I took each of the sanded blocks, applied a bit of wood glue, and placed them in each corner where I had marked it with a pencil.
For wood glue to work properly, it’s important to allow it the recommended amount of time to dry. I let mine dry for at least 30 minutes while clamped, and then another few hours until I was sure it was completely dry. If you don’t have a clamp, use something heavy to weigh the blocks down while drying.
What I’m about to teach you can be used to create any cushion, so feel free to apply what you learned to another piece of furniture in your house. I used thin foam for my cushion, and doubled it up to create a thicker piece. This saved me quite a chunk of change.
The pieces of foam I had didn’t quite fit my hardboard base, it was too long on one side and too short on the other.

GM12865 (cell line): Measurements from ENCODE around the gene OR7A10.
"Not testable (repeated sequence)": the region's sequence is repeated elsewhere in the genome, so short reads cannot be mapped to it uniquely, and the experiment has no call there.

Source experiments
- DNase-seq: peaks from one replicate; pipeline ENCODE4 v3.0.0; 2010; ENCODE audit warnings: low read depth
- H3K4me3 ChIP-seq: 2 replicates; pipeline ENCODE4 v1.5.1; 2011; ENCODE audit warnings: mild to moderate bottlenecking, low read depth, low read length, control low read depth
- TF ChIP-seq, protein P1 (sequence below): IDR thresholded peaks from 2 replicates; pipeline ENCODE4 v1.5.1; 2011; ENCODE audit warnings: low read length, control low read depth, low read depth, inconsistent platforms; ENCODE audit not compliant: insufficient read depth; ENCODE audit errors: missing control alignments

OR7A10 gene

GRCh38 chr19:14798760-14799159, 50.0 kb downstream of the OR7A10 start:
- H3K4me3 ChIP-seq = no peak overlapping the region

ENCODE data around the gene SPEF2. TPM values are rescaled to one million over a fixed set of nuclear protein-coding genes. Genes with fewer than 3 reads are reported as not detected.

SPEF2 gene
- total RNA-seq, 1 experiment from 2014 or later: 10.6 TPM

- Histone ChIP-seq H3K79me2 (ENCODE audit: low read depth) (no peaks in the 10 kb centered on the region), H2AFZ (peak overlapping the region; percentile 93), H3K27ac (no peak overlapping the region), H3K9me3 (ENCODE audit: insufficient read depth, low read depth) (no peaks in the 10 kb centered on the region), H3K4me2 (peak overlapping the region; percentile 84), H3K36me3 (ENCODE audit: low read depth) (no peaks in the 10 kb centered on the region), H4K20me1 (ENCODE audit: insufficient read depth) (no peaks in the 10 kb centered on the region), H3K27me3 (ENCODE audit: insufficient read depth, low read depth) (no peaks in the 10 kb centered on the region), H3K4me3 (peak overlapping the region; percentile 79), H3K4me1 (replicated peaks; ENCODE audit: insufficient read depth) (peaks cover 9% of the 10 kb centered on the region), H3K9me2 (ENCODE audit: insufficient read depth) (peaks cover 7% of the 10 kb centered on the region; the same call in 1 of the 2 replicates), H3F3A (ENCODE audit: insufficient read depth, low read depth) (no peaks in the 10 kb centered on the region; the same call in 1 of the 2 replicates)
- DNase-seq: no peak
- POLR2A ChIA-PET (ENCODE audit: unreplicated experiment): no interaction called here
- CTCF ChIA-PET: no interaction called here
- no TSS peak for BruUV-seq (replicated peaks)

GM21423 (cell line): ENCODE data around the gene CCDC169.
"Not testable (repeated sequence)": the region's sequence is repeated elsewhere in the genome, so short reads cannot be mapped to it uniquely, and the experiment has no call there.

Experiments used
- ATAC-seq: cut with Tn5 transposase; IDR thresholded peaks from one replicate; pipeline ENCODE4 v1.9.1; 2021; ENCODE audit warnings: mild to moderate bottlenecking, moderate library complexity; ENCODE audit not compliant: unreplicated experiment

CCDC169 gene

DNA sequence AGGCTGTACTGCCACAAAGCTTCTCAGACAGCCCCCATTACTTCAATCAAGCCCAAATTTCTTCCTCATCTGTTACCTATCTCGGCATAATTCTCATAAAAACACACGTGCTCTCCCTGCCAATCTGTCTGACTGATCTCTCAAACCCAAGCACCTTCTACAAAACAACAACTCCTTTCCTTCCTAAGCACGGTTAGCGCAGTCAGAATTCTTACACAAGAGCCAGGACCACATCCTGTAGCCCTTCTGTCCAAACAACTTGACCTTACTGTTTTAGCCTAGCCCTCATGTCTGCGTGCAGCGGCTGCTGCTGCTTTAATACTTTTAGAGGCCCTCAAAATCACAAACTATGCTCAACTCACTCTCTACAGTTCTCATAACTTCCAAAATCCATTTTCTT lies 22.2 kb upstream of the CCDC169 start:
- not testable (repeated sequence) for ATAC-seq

I flipped the whole thing over and marked where I wanted to cut the foam.
Foam is easy to cut so I was able to do it with some basic craft scissors.
Then I flipped the whole piece over again, and placed those two bits I had cut off on the end that didn’t have foam and voila, we’ve solved a problem.
This part was pretty easy. Using some spray adhesive I glued the foam onto the board, and then the second layer of foam to the first. Spray adhesive is my absolute favorite craft product. I’ve used this spray adhesive to hold a stencil in place as I stenciled an entire wall. And it also comes in handy here.
This step is where you can really personalize your storage crate stool. I decided to work with flannel because I wanted the cushions to be super soft. The galaxy and unicorn fabric that I found coordinated well with both the crate I was using and the decor in my kids’ room.
I lay out the fabric with the print side down, and then lay the batting on top of it, lining up the corners where possible.
I placed the stool foam side down in the center of the fabric and batting. Make sure that you have enough space on each side to pull it up and over the edge of the hardboard.